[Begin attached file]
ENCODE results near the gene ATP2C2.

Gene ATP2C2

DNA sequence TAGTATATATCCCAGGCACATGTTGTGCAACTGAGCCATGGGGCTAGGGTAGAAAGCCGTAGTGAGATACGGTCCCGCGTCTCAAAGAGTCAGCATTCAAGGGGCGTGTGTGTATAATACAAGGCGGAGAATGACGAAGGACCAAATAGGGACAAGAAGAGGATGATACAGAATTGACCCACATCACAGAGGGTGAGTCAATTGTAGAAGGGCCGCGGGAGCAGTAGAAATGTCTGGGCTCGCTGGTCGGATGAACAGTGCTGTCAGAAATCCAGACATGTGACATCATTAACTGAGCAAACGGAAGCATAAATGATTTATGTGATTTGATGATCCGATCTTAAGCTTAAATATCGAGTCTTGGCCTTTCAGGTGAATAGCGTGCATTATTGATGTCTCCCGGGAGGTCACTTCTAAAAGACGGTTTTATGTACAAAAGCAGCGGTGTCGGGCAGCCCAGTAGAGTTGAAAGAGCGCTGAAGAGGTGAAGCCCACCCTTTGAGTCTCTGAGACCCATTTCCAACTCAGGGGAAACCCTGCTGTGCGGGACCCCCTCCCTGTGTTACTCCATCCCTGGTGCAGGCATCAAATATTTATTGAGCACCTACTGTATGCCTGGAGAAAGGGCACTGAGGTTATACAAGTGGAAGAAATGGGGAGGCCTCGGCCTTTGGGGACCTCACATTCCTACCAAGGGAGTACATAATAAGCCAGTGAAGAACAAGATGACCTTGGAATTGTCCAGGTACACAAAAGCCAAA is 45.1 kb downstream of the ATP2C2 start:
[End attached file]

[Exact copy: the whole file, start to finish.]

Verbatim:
ENCODE results near the gene ATP2C2.

Gene ATP2C2

DNA sequence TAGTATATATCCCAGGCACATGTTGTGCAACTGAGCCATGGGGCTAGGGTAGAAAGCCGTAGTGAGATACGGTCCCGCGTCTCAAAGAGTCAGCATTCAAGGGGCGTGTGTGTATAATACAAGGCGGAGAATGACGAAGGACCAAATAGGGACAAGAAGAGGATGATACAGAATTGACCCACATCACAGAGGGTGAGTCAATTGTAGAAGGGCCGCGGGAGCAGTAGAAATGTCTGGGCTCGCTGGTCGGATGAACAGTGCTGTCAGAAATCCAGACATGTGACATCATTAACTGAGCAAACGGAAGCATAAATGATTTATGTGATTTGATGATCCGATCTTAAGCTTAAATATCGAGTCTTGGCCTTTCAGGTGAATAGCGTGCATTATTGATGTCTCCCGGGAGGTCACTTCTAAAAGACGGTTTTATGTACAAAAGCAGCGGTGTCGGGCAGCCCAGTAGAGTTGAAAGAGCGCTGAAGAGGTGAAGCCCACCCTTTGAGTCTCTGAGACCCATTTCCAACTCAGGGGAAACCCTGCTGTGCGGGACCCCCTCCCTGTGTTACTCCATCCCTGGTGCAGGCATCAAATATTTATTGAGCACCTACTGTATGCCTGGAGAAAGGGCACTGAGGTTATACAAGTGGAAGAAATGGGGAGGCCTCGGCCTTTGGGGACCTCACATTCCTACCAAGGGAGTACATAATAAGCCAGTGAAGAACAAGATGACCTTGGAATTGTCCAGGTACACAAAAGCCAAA is 45.1 kb downstream of the ATP2C2 start: